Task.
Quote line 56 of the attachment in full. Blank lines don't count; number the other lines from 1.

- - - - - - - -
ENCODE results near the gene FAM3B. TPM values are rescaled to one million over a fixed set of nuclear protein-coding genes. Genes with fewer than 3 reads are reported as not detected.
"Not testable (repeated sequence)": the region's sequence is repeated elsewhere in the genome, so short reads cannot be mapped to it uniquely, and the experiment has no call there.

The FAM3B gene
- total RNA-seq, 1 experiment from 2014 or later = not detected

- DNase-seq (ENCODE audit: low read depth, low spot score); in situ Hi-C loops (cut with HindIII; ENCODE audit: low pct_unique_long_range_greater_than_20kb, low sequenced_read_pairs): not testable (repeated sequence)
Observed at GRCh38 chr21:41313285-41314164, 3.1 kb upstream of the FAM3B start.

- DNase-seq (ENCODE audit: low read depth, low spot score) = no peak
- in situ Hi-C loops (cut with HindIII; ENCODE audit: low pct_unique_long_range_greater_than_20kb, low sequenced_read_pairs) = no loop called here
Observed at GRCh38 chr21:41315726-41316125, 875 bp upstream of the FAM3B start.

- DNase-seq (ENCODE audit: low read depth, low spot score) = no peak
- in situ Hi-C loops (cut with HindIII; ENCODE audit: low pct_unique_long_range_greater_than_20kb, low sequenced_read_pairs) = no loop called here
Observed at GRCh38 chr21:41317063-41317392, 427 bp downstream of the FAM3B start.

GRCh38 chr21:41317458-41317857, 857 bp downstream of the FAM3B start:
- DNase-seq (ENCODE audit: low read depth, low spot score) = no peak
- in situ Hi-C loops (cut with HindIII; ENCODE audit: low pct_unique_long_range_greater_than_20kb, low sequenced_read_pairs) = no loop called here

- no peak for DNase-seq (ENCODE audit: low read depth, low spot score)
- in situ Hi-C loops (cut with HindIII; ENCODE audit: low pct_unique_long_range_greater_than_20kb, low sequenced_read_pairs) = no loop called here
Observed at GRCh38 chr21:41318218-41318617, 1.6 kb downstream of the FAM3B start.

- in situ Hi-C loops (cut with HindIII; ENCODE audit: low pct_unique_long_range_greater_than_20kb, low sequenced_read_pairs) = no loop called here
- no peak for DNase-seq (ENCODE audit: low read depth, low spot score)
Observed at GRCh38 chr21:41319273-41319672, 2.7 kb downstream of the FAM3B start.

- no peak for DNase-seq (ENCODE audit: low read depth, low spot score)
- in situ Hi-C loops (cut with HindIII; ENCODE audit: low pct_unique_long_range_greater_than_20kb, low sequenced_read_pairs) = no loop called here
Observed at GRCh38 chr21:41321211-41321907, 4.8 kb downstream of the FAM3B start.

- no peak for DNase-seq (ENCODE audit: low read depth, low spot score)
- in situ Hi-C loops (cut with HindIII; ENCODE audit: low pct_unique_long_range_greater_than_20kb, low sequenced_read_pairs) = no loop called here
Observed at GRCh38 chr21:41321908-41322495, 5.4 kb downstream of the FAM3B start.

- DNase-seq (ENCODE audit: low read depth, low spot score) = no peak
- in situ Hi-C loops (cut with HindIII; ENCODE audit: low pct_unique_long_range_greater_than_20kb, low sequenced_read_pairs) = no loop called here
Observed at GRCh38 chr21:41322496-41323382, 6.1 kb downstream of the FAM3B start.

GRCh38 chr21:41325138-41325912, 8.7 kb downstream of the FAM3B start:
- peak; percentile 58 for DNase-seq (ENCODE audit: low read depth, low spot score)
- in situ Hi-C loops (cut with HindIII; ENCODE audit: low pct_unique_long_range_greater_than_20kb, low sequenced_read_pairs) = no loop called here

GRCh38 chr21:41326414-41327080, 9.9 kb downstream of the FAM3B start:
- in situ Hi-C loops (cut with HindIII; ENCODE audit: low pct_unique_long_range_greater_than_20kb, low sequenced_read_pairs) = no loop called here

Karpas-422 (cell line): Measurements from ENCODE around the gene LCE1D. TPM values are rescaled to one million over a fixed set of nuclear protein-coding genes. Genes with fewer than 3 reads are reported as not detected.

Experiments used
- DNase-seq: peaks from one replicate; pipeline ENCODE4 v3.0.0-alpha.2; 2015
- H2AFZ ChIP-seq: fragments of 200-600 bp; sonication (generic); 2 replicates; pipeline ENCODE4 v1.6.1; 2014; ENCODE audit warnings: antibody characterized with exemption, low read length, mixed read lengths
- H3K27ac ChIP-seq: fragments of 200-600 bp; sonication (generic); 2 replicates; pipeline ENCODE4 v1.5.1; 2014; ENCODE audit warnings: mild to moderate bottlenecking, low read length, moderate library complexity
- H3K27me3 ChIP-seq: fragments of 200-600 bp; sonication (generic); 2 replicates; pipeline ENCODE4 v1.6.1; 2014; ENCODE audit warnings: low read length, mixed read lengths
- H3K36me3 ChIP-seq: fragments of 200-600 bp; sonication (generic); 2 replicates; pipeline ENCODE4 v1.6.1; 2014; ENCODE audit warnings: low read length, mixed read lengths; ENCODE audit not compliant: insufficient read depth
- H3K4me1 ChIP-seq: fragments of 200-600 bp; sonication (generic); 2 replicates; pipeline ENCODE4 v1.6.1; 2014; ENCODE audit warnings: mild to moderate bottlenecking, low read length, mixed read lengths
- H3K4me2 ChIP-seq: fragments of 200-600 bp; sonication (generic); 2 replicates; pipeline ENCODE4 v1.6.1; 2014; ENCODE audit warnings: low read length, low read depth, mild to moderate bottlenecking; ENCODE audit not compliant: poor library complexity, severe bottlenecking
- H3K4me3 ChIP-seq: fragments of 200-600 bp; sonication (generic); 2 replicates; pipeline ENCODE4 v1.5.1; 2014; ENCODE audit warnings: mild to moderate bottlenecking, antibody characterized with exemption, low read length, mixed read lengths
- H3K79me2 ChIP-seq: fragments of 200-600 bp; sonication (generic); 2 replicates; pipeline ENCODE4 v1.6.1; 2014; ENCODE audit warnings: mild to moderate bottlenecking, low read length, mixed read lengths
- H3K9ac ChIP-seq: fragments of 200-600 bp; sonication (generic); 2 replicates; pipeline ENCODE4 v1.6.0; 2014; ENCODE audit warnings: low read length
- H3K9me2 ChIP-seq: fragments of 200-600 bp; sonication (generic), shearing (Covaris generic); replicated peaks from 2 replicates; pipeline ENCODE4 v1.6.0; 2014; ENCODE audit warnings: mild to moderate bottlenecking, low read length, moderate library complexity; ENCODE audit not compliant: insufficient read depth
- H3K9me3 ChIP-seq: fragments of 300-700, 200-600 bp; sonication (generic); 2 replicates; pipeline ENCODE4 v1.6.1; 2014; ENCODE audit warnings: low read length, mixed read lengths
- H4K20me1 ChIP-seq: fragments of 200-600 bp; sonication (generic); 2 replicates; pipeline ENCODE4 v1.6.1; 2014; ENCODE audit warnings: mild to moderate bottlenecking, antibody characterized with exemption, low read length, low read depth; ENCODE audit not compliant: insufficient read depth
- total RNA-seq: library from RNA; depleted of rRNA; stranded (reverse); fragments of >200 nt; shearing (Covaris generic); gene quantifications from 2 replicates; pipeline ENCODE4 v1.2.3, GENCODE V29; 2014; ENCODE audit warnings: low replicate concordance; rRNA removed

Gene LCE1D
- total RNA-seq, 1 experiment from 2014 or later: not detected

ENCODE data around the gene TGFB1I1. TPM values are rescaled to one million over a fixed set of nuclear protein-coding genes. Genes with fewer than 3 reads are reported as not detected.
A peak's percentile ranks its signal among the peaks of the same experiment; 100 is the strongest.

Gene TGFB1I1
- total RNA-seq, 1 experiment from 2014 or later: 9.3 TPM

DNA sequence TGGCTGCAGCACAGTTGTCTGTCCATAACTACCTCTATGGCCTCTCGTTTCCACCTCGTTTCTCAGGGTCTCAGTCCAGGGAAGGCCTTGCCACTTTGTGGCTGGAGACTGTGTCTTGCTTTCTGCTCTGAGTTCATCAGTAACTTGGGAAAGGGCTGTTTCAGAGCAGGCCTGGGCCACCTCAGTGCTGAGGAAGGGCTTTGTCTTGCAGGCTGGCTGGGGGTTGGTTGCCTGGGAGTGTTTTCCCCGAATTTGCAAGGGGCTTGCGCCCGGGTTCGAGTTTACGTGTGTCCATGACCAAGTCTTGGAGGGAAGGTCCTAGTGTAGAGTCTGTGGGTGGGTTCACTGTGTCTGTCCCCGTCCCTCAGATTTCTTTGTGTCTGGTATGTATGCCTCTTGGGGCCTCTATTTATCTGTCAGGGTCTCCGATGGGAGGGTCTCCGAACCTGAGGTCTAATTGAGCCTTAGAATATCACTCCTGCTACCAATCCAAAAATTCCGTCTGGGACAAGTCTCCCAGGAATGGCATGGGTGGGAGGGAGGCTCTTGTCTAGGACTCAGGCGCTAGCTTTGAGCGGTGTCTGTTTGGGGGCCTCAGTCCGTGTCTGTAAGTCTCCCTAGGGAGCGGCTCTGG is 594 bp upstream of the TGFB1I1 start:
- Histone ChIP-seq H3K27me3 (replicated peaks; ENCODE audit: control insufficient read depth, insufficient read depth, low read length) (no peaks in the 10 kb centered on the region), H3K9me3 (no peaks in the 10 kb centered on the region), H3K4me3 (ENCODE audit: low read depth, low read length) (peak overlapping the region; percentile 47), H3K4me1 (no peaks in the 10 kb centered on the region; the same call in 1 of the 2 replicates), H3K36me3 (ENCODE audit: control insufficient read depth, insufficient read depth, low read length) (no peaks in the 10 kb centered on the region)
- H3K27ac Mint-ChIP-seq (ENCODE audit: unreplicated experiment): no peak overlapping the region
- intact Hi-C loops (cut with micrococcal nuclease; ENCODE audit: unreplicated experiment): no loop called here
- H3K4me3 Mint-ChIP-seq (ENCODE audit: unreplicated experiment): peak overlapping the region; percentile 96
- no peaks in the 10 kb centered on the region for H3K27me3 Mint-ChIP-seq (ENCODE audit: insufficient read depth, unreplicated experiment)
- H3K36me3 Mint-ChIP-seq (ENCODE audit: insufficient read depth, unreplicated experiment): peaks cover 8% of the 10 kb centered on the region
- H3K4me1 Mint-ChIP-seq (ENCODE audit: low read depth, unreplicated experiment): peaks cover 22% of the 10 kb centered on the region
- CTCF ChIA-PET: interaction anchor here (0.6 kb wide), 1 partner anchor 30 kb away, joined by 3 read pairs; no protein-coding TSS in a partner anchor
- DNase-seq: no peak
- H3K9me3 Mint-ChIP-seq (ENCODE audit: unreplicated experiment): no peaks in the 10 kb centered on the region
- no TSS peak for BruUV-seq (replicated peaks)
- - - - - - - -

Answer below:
Gene TGFB1I1